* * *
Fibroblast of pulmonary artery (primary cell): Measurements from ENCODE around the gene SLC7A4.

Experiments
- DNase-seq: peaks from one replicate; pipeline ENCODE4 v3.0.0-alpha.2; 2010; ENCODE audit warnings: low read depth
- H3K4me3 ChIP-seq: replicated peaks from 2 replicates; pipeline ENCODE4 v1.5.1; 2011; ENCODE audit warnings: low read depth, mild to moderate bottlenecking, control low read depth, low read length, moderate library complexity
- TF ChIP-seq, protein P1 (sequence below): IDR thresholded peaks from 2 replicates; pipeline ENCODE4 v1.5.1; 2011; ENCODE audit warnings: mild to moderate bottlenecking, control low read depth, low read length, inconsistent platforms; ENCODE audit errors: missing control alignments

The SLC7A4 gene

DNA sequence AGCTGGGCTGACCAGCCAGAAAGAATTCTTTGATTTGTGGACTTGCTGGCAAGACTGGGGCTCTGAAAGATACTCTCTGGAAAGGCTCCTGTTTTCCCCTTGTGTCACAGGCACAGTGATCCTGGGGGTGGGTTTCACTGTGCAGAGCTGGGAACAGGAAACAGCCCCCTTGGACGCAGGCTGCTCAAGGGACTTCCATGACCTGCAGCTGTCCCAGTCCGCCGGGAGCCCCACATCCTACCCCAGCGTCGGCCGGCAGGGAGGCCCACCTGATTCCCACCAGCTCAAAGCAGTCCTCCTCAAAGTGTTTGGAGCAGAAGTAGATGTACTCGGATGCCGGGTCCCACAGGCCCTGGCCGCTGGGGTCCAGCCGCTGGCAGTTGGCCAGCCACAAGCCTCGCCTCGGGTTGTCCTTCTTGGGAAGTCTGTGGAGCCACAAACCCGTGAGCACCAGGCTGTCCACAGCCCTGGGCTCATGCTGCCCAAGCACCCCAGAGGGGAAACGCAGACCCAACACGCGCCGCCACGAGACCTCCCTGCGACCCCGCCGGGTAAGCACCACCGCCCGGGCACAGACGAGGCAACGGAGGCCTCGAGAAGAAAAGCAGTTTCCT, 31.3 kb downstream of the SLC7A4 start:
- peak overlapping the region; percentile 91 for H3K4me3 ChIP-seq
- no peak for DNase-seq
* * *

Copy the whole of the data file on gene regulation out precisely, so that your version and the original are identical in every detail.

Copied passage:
Fibroblast of pulmonary artery (primary cell): Measurements from ENCODE around the gene SLC7A4.

Experiments
- DNase-seq: peaks from one replicate; pipeline ENCODE4 v3.0.0-alpha.2; 2010; ENCODE audit warnings: low read depth
- H3K4me3 ChIP-seq: replicated peaks from 2 replicates; pipeline ENCODE4 v1.5.1; 2011; ENCODE audit warnings: low read depth, mild to moderate bottlenecking, control low read depth, low read length, moderate library complexity
- TF ChIP-seq, protein P1 (sequence below): IDR thresholded peaks from 2 replicates; pipeline ENCODE4 v1.5.1; 2011; ENCODE audit warnings: mild to moderate bottlenecking, control low read depth, low read length, inconsistent platforms; ENCODE audit errors: missing control alignments

The SLC7A4 gene

DNA sequence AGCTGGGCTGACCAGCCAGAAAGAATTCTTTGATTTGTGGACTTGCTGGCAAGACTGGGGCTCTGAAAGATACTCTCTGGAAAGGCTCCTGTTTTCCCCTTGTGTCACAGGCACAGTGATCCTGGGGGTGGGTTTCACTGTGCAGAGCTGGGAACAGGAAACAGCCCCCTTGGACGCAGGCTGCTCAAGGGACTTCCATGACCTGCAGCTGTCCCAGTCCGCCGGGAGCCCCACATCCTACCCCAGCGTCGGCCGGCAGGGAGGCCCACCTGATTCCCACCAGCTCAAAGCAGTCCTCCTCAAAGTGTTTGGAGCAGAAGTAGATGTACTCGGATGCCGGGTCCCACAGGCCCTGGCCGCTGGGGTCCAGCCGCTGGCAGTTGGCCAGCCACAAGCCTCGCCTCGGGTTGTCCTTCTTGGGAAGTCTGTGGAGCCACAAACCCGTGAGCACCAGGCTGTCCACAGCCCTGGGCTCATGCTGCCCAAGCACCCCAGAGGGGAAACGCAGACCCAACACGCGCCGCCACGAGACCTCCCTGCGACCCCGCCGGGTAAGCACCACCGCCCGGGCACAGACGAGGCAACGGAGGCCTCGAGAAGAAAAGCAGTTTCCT, 31.3 kb downstream of the SLC7A4 start:
- peak overlapping the region; percentile 91 for H3K4me3 ChIP-seq
- no peak for DNase-seq